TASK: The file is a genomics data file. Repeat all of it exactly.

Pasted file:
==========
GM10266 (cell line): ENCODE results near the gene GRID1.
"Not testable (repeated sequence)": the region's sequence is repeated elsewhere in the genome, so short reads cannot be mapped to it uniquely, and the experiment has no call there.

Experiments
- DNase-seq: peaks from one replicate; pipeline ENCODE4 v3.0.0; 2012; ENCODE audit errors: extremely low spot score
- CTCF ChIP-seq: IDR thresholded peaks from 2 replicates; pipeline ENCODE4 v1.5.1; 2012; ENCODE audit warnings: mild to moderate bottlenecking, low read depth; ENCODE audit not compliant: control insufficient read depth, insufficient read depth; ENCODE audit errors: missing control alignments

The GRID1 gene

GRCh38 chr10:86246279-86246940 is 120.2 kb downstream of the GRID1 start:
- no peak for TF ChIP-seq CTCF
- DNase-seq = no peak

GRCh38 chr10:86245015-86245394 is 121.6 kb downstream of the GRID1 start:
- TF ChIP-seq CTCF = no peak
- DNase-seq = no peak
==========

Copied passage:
GM10266 (cell line): ENCODE results near the gene GRID1.
"Not testable (repeated sequence)": the region's sequence is repeated elsewhere in the genome, so short reads cannot be mapped to it uniquely, and the experiment has no call there.

Experiments
- DNase-seq: peaks from one replicate; pipeline ENCODE4 v3.0.0; 2012; ENCODE audit errors: extremely low spot score
- CTCF ChIP-seq: IDR thresholded peaks from 2 replicates; pipeline ENCODE4 v1.5.1; 2012; ENCODE audit warnings: mild to moderate bottlenecking, low read depth; ENCODE audit not compliant: control insufficient read depth, insufficient read depth; ENCODE audit errors: missing control alignments

The GRID1 gene

GRCh38 chr10:86246279-86246940 is 120.2 kb downstream of the GRID1 start:
- no peak for TF ChIP-seq CTCF
- DNase-seq = no peak

GRCh38 chr10:86245015-86245394 is 121.6 kb downstream of the GRID1 start:
- TF ChIP-seq CTCF = no peak
- DNase-seq = no peak